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How do I use BitArray to do a few things such the most basic, setting a value to bits, not just bits! I am starting to regret ever using this crap called BitArray.

Say I got bits such as this.

public enum RULE
{
    NOTHING = 0x0,
    FIRST_STEP = 0x1,
    FOO_YOU = 0x2,
    BAR_FOO = 0x10,
    FOO = 0x20,
    BAR = 0x40,
    FOO_BAR = 0x80,
    READY = 0x100,
    ...//LOTS MORE BITS
    FINAL_FLAG_BIT= 0x10000000 //Final bit.. uses the 29th bit.
};

Now say I do this..

//only use 29 bits to save memory, probably still uses 4 bytes lol.
BitArray rules= new BitArray(29);

//As you can see what I tried to do.
public bool ruleEnabled(RULE i)
{
    return rules[(int)i]; //<- this is impossible as it sets BITS not bitmasks.
}

public void setRule(RULE rule, bool b) {
    rules.Set((int)rule, b);
}

So I wasted around 30 minutes implementing this without knowing one of it's many limitations.. You know there isn't even any way to cast it down to it's value.. without using CopyTo

So I ended up using just 1 variable (seems this solution is both cleaner and faster) and only had to alter 2 methods setRule and ruleEnabled for it to work properly.

private int rules; //uses only 29 of the 32 bits.
public bool ruleEnabled(RULE i)
{
    int bits = (int)i;
    return (rules & bits) == bits;
}

public void setRule(RULE rule, bool set) {
    if (set)
        rules |= (int)rule;
    else
        rules &= ~(int)rule;
}

My question is did I do the right thing? and why is the BitArray ever useful for? if it has so much limitations.. you can do all of it's operations such as AND OR NOT XOR already with & | ~ ^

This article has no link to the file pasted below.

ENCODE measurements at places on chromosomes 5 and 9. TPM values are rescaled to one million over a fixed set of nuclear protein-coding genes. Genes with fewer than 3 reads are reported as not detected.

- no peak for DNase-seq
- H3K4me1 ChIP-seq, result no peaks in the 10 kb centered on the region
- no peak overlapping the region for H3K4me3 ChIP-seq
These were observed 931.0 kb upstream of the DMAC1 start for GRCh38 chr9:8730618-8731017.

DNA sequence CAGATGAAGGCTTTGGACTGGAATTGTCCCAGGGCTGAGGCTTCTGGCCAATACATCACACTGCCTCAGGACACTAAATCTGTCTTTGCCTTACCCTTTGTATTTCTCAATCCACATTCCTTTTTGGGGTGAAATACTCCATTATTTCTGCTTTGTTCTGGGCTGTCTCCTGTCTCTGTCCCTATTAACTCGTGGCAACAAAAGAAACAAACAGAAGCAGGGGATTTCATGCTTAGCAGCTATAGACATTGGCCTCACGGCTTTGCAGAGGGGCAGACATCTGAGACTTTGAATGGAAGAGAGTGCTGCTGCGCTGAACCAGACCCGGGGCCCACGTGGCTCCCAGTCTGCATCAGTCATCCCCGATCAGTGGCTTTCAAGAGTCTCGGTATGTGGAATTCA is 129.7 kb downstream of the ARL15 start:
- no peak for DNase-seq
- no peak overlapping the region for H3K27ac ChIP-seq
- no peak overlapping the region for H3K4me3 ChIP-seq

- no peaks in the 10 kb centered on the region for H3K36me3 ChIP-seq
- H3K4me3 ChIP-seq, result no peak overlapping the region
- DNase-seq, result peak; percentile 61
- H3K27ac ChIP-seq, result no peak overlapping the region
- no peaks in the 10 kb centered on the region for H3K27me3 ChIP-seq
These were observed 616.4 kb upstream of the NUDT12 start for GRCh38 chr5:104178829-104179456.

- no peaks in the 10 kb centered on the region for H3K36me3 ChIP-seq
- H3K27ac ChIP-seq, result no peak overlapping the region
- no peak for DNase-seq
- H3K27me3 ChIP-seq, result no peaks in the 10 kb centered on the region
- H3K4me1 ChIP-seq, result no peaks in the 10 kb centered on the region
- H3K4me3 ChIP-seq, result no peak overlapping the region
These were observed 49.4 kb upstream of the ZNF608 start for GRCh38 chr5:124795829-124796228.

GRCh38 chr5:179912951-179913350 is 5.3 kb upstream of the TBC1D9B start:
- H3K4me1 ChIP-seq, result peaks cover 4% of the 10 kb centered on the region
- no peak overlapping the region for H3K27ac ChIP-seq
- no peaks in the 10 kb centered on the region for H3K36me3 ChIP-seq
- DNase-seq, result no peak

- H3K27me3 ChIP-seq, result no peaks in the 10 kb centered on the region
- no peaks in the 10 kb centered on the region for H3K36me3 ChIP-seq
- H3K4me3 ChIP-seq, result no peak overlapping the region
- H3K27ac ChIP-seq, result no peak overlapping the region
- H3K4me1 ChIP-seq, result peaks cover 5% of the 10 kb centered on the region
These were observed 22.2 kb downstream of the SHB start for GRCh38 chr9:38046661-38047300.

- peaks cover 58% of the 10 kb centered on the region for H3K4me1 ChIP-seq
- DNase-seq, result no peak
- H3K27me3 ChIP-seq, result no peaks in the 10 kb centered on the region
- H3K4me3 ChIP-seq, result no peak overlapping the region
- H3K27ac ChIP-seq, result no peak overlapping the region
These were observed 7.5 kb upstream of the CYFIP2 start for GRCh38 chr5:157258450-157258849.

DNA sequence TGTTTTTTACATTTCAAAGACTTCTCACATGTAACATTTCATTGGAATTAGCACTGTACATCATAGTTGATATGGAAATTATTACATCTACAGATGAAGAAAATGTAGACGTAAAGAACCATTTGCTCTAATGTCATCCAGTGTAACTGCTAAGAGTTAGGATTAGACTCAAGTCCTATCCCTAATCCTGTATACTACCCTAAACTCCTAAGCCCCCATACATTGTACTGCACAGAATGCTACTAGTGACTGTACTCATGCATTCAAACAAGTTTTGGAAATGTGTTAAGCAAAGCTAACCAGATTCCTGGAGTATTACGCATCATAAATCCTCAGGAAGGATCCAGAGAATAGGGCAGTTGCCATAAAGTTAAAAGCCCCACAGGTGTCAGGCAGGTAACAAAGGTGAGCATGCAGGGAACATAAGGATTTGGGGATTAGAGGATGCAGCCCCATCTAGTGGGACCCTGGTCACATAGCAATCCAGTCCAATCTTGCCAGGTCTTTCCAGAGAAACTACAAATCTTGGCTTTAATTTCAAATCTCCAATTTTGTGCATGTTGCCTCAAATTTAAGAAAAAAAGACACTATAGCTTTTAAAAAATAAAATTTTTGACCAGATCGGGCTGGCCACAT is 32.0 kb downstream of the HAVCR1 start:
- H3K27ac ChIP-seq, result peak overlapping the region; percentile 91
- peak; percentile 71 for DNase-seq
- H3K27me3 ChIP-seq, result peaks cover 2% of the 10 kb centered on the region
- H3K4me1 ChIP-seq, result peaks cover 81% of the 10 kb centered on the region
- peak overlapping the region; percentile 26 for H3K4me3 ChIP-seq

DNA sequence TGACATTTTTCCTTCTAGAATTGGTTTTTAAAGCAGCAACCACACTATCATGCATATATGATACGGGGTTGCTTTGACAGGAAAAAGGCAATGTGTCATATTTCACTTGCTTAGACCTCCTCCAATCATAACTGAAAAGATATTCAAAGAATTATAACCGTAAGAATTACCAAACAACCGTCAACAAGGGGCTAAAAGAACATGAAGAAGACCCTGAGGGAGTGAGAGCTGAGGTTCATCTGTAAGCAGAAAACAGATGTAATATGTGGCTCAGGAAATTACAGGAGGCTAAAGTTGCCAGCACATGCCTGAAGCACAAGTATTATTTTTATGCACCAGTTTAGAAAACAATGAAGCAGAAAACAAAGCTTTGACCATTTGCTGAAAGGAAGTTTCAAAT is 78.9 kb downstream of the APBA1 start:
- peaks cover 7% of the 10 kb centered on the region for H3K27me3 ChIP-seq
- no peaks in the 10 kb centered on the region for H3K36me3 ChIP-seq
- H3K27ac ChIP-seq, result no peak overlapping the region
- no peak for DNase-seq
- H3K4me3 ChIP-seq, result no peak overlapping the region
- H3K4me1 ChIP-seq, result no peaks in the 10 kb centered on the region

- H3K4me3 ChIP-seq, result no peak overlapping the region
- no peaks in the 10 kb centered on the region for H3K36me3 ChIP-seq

I guess BitArray is best used when you are dealing with more bits then any datatype can represent.. for compressions/encryptions etc..

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Seems like you have a pretty good understand now. –  Ben Voigt Jul 6 '11 at 4:02
    
Meh yeah I completely removed BitArray after I posted this question.. but I hope this can help others who are googling this question and are struggling with BitArray to hopefully switch over. –  SSpoke Jul 6 '11 at 4:05
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1 Answer

up vote 0 down vote accepted

BitArray is accessed by index, not by flags. For instance, for a bit array with length 29, the only possible indexes range from 0 through 28. Thus, the following is invalid:

rules[RULE.READY] = true; // where READY is equal to 0x100, but the
                    // bit array's length is only 29.

To make it work as intended, you must convert the flag to an index first. The following function may help:

public static int FlagToIndex(int flag){
   int i=0;
   if(flag==0)return i;
   while((flag&1)==0){
     flag>>=1;
     i++;
   }
   return i;
}

With this function you can now properly index the bit array:

rules[FlagToIndex((int)RULE.READY)] = true;

I hope this helps.

share|improve this answer
    
It helps sure but way to much things going on there even a loop haha. –  SSpoke Jul 6 '11 at 9:03
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